So much of the damage we've done to the planet hasn't been deliberate destructiveness; it's been due to our carelessly stomping about the place. We've long had the attitude that resources will never run out, that we can get away with doing whatever we want with no consequences, that nature will rebound like it always does. There's little awareness of the absolute fragility of it all.
The "bull in a china shop" metaphor seems all too apt.
Of course, that mindset does require a good dollop of willful ignorance. Just two weeks ago, the United States Fish and Wildlife Service declared that 22 species in the US that were previously classified as critically endangered are now officially considered extinct. The most famous of them is the Ivory-billed Woodpecker, the largest woodpecker species native to North America, victim to habitat loss as the wetland forests where it lived were drained, the trees felled for lumber. A full nine of the 22 are bird species endemic to Hawaii, eight of them part of the unique group called Hawaiian honeycreepers that were decimated by the double whammy of habitat loss and susceptibility to avian malaria, carried by the introduced Asian tiger mosquito.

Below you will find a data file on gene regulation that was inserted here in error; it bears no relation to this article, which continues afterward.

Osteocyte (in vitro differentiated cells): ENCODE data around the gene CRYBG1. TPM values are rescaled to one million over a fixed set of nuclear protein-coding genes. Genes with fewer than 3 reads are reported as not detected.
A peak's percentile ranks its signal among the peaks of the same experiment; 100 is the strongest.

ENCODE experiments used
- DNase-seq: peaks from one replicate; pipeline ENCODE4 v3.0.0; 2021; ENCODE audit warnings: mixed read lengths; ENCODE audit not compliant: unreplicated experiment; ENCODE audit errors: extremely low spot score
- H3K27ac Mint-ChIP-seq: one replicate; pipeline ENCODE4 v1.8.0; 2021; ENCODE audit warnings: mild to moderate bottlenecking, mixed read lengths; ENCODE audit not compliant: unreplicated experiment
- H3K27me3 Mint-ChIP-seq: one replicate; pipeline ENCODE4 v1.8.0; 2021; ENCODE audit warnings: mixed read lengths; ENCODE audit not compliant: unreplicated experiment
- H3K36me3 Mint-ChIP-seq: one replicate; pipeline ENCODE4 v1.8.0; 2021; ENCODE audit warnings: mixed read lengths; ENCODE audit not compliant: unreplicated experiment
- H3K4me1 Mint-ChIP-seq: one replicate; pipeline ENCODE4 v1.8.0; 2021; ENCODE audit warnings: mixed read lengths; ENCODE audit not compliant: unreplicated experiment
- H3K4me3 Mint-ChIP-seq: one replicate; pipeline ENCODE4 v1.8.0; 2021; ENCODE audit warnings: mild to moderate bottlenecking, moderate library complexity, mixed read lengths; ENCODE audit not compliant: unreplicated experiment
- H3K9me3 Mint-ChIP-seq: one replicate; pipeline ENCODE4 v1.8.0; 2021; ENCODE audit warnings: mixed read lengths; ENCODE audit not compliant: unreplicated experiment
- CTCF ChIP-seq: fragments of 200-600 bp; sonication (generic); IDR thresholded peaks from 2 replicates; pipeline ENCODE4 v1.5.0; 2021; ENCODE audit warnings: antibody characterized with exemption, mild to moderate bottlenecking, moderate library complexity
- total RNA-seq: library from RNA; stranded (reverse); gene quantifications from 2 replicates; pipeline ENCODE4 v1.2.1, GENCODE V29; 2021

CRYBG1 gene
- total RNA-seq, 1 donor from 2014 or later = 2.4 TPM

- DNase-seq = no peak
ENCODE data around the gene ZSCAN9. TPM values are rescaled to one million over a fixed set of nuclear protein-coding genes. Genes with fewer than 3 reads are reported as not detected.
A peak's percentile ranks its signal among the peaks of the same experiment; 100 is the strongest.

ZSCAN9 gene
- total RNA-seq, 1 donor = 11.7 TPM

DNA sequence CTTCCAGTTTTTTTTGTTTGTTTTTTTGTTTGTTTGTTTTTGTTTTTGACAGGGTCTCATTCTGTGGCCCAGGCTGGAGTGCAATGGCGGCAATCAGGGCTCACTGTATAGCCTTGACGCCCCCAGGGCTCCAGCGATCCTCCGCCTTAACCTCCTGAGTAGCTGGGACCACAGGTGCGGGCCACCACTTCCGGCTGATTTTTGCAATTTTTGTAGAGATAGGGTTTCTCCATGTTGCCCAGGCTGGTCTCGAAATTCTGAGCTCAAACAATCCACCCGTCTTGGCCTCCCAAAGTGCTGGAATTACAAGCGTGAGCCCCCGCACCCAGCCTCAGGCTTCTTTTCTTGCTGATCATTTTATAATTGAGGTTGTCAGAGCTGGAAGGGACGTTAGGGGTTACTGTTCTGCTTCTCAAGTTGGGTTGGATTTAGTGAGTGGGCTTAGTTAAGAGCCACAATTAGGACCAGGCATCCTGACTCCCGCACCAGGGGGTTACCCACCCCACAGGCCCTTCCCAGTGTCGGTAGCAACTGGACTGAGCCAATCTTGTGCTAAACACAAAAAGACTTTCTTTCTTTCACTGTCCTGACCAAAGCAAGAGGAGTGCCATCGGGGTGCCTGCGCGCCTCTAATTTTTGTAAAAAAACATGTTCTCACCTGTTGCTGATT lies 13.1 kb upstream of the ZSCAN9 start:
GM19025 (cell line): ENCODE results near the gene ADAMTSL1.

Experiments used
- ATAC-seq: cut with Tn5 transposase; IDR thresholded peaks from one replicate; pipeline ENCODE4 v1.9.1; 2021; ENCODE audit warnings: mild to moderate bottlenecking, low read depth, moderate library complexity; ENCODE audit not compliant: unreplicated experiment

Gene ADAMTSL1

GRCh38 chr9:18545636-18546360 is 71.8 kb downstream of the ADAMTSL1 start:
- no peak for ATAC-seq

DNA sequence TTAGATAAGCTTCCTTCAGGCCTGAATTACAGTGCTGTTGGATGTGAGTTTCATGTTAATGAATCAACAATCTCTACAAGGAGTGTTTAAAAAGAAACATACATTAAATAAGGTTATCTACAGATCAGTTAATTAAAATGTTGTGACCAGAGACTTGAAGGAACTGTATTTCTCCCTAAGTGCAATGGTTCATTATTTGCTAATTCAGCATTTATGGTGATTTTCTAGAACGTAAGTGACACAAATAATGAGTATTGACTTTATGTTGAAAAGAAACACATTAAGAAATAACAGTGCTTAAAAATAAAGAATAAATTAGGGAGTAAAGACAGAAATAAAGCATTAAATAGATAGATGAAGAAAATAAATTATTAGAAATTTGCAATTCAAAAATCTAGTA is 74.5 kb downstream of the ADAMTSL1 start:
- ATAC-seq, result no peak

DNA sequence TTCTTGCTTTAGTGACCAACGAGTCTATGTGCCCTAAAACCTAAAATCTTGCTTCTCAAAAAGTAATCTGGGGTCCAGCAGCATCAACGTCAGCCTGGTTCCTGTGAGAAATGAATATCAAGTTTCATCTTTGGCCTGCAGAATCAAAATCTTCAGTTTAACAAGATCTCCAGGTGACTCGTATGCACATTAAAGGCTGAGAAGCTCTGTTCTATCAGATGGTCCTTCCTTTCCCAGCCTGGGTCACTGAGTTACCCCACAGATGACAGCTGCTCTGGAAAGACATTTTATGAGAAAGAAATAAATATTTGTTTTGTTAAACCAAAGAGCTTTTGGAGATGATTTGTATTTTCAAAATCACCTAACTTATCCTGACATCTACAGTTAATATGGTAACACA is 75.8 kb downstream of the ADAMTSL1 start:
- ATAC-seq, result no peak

So to think "everything's just fine" you have to make a practice of not paying attention.
One of the problems is that in some of the most vulnerable places in the world, species are disappearing before they're even identified and studied. Take, for example, the species of tree native to the Amazon basin of Peru that was first seen by scientists in 1973 -- and that has just now been classified and named.Robin Foster of the Smithsonian Tropical Research Institute was the one who noticed it, while walking in Manu National Park -- and despite a thorough knowledge of Amazonian flora, he couldn't figure out what it was. "When I first saw this little tree, while out on a forest trail leading from the field station, it was the fruit -- looking like an orange-colored Chinese lantern and juicy when ripe with several seeds -- that caught my attention," Foster said. "I didn't really think it was special, except for the fact that it had characteristics of plants in several different plant families, and didn't fall neatly into any family. Usually I can tell the family by a quick glance, but damned if I could place this one."